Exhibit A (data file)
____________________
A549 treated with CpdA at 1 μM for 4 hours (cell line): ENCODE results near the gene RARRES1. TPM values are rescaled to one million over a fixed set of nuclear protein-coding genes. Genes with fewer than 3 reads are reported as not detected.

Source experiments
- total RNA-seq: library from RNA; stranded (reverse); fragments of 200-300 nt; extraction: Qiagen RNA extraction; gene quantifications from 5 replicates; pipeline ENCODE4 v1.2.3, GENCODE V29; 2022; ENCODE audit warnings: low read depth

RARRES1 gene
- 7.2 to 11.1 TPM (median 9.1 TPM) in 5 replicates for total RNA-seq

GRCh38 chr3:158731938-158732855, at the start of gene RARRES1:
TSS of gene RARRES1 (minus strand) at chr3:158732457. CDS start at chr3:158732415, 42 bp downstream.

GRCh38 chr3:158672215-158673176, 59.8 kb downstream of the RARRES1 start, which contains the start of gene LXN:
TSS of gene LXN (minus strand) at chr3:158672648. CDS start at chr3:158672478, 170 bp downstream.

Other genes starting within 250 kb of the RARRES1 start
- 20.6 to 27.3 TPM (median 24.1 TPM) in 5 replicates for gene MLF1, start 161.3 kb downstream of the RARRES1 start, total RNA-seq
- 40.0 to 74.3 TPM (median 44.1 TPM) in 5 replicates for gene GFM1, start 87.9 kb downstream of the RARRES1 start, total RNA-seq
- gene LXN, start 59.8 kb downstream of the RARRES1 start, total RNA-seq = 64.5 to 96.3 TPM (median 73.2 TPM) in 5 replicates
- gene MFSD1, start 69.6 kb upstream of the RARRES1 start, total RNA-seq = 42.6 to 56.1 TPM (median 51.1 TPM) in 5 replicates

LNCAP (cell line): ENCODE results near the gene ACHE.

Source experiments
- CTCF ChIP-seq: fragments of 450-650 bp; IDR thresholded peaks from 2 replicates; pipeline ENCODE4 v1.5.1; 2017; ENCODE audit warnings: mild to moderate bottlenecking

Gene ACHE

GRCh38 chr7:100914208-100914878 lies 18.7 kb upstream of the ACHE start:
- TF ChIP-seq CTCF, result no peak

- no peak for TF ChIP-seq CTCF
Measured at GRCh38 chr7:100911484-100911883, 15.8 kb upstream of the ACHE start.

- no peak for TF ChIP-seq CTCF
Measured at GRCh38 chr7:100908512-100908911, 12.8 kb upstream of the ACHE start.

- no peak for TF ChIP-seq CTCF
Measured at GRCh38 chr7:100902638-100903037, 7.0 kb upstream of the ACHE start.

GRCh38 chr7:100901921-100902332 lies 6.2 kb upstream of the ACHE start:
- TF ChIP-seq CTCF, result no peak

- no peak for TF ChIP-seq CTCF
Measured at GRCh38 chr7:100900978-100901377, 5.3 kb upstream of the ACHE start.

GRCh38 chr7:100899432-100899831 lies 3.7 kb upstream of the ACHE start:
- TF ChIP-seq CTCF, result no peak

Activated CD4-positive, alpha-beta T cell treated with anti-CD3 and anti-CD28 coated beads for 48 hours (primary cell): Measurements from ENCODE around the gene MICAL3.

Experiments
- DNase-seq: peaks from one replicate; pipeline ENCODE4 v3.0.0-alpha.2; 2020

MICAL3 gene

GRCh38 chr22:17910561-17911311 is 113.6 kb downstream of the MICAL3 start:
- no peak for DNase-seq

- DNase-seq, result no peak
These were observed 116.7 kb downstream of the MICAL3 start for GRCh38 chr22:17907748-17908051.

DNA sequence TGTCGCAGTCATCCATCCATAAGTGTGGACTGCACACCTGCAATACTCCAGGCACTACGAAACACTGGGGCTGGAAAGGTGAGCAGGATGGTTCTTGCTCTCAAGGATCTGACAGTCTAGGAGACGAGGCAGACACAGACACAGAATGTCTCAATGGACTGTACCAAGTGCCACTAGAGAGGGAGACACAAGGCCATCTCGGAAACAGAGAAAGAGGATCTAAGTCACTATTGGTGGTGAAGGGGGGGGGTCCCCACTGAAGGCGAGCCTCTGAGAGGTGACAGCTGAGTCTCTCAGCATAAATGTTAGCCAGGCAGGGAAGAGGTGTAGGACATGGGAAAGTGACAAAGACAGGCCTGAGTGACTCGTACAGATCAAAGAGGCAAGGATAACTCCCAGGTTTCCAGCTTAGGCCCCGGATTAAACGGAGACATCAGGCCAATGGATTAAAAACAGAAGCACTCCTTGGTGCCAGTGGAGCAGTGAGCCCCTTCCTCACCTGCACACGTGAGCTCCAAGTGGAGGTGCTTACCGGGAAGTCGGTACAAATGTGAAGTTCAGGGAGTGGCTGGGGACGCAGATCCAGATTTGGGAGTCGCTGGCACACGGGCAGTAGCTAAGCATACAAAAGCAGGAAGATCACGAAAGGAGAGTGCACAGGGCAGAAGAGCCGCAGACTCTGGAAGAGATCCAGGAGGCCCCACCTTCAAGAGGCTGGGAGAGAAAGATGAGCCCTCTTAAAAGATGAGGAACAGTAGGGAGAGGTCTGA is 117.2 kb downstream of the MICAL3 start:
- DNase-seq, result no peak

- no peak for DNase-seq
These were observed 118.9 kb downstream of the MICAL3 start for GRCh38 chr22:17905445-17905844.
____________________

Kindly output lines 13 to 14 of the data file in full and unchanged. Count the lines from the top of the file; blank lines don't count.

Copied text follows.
- gene LXN, start 59.8 kb downstream of the RARRES1 start, total RNA-seq = 64.5 to 96.3 TPM (median 73.2 TPM) in 5 replicates
- gene MFSD1, start 69.6 kb upstream of the RARRES1 start, total RNA-seq = 42.6 to 56.1 TPM (median 51.1 TPM) in 5 replicates